After reading this, I still am left with a few questions.  The first question I have is about grading:  Should we grade on the individual quality of work and how much a student has grown or should we mark based off of certain standards already set out by the teacher/school?  I just have this question because I do believe that students who put in quite a bit of effort and have grown should deserve a good grade, even if they aren’t quite getting the content versus a student who doesn’t try very hard and hasn’t grown much.  My second question is: If students improve more when we only give descriptive feedback, should we be doing more descriptive feedback type of assessment or should be grading them?  One thing that I have talked about in this class and others is that we need a variety of assessment for students because not all students excel at certain tasks, so it wouldn’t be fair to only grade exams and tests or just homework because not all students can properly show their understandings and knowledge that they have gained through certain tasks.  So, what type of feedback should we be mostly giving them?  Could it be the combination of the grading and the descriptive feedback but only give them the descriptive feedback?  Or could we do both as well but give the grade some time after we have given the descriptive feedback and they’ve had a chance to look over the comments?  I’m thinking that it should be the last, but that one itself does pose problems, such as students could catch on to the fact that they will just receive their grade later so then they won’t even bother to look at the feedback.  So I am curious… what are your thoughts?

Statement of commitment: I really wish that I could create a statement of commitment for finding the answers to either of my questions but I feel that they are almost dependent on what the teacher believes and so then there really is no right or wrong answer.  So, I will not commit to finding an absolute answer to either of these questions, but what I can commit to is trying to find what I feel is the answer that reflects both who I am and what I believe as a teacher.

Blog About It PDR Journal Entry #2

A) What is my perspective on the importance of teacher’s beliefs about what mathematics is, what it means to know and do mathematics, and why mathematics is important to learn?

After reading the article “Why Teachers Matter” by Goos and “The Importance of Mathematics Teachers’ Beliefs” by Beswick, I feel that these articles really supported my thoughts and understanding of how it is important to have and be aware of your teaching beliefs about what mathematics is, what it means to know and do mathematics, and why mathematics is important to learn (and basically just in general as well!).  I believe that a teacher’s view on what mathematics is has a huge affect on how and what that teacher teaches his/her students and how his/her students will interpret this.  For example, reflecting back on my high school math class, it was extremely obvious of how my teacher thought of math: she felt that math was numbers and computations and finding the right answer.  A few examples include: you could see this in the way she taught: when presenting us with new information, she wouldn’t explain how the equation or theory worked, she just introduced it to us then went over practice problems as a class.  When marking exams and tests, she liked to give a lot of multiple choice where the answer was only being assessed rather than the process and steps of how the students arrived at the answer.  Those were just a few examples of how I feel her beliefs affected her teaching, but how this affected me as a student was that it caused me to think that math was just something that I would always need outside of school and it was just for computations and final answers.  I carried this belief up until I got to university when I was shown a different way of thinking about math which is now the way I prefer to think of math.  So clearly, a teacher’s belief about math affects many factors in a classroom and can even change how a student feels about a subject.  My argument can further be backed by the quote in the Goos reading which states: “evidence from a multitude of research studies shows that students’ mathematics learning and their dispositions towards mathematics are indeed influenced – for better or for worse – by the teaching that they  experience at school.”  Now I know this won’t be the case for all students, but I know my teachers have had a huge impact on how I viewed mathematics, and other subjects!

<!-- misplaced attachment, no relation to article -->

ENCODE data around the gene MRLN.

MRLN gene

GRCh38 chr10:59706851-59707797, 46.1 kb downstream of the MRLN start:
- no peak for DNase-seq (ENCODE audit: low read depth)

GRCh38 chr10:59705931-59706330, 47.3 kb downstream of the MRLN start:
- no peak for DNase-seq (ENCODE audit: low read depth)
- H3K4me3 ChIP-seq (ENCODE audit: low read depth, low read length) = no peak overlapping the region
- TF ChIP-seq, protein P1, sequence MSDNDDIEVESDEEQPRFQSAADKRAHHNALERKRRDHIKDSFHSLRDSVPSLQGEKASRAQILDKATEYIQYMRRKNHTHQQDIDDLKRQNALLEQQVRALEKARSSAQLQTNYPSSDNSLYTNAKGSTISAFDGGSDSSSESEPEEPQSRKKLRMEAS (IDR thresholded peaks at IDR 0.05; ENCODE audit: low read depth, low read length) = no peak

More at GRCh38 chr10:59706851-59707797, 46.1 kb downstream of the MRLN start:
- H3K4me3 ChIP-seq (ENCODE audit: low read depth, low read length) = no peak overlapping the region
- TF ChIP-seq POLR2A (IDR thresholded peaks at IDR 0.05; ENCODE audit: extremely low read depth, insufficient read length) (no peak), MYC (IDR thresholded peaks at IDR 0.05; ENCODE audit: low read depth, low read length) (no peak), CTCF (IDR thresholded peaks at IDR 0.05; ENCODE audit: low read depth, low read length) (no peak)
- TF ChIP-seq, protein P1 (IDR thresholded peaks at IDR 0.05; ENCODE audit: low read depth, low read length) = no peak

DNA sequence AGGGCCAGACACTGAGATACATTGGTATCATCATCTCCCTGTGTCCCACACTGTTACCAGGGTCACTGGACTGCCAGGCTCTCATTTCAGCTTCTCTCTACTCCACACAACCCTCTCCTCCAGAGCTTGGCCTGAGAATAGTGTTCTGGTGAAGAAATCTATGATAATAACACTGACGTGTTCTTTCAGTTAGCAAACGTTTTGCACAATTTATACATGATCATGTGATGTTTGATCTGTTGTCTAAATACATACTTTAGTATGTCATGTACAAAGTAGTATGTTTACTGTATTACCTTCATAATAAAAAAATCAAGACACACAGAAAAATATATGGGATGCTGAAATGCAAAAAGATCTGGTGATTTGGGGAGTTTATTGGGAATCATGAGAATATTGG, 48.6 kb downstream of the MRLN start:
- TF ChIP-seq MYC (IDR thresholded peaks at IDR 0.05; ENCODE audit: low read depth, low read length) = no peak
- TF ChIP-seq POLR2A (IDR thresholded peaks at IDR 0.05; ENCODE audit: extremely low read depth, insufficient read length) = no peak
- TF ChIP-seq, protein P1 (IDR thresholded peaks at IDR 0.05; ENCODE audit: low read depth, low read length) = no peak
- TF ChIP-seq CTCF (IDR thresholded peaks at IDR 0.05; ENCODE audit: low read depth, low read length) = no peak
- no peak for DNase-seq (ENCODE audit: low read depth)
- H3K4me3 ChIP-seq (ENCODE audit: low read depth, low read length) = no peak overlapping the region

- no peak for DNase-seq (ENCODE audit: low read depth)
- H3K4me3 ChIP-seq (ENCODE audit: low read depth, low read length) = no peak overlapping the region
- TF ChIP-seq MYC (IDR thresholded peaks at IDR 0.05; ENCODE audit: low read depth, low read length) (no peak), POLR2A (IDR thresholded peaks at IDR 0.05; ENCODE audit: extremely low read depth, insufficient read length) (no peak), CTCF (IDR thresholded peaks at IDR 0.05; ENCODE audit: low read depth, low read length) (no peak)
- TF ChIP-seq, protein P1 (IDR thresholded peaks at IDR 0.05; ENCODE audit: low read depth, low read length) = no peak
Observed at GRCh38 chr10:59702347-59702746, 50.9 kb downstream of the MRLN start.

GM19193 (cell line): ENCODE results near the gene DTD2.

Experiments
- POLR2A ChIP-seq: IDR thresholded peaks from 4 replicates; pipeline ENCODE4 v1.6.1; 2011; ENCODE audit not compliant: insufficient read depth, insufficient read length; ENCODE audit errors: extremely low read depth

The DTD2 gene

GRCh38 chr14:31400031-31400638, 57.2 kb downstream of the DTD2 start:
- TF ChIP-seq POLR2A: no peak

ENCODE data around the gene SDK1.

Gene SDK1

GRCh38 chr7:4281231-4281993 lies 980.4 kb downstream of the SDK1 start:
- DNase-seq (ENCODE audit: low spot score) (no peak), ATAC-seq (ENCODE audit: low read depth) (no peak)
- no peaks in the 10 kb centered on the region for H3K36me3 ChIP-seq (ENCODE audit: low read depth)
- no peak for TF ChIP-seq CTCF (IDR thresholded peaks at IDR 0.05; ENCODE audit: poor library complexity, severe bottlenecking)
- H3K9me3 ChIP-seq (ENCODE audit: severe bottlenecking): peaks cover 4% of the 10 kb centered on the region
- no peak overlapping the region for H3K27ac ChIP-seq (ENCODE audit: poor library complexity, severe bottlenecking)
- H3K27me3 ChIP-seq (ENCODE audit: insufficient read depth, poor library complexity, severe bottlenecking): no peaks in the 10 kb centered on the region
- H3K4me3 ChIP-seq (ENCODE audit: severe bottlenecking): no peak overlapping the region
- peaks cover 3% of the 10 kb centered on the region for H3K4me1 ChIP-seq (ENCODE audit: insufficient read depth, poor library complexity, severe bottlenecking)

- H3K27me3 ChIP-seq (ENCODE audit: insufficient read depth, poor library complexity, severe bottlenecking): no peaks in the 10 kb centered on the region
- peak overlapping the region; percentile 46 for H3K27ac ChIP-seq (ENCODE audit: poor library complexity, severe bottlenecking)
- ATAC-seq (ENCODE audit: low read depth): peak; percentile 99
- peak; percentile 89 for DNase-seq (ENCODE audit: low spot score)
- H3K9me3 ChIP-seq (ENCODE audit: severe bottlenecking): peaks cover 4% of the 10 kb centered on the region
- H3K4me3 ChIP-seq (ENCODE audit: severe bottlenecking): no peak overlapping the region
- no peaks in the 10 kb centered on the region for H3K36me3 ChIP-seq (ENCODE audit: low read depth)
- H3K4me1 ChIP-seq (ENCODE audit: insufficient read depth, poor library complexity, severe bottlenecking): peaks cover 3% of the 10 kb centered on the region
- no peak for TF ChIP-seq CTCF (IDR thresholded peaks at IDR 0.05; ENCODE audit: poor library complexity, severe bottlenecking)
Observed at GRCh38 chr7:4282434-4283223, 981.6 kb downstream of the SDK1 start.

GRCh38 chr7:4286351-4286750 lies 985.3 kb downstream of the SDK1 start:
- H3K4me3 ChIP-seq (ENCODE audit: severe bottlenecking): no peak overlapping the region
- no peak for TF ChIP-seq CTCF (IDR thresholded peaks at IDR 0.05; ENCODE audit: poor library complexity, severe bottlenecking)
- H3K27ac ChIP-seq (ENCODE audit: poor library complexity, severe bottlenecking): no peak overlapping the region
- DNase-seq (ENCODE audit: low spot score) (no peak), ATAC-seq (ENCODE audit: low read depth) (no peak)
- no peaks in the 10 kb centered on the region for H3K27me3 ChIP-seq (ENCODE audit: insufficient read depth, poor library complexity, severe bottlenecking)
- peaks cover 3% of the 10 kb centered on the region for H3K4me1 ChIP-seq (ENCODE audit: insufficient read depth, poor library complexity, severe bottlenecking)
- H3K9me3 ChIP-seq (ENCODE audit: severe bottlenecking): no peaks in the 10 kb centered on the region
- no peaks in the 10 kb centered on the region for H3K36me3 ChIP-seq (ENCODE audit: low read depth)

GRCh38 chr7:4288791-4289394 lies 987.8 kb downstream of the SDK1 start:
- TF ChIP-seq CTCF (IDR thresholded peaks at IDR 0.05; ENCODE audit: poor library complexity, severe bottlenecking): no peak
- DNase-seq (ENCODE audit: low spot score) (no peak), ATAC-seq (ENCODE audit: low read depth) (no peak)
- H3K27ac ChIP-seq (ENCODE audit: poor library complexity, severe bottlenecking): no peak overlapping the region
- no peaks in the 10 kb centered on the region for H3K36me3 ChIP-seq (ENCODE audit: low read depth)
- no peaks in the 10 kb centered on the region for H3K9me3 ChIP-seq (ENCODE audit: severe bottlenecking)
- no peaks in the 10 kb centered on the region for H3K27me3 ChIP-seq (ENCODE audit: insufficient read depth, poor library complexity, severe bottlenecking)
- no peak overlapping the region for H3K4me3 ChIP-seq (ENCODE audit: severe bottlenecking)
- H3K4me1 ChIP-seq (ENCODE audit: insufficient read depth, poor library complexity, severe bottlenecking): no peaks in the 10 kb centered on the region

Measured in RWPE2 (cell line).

B) What is my mathematics “creed”

1) I believe that in mathematics, the process and steps of solving a problem is more important than the answer itself.

2) I believe that mathematics teachers should try to make learning math real, engaging, thought-provoking and authentic, for example, by using methods and questions that have real life meaning for them.

3) I believe that mathematics teachers should have a more student centered approach to teaching mathematics.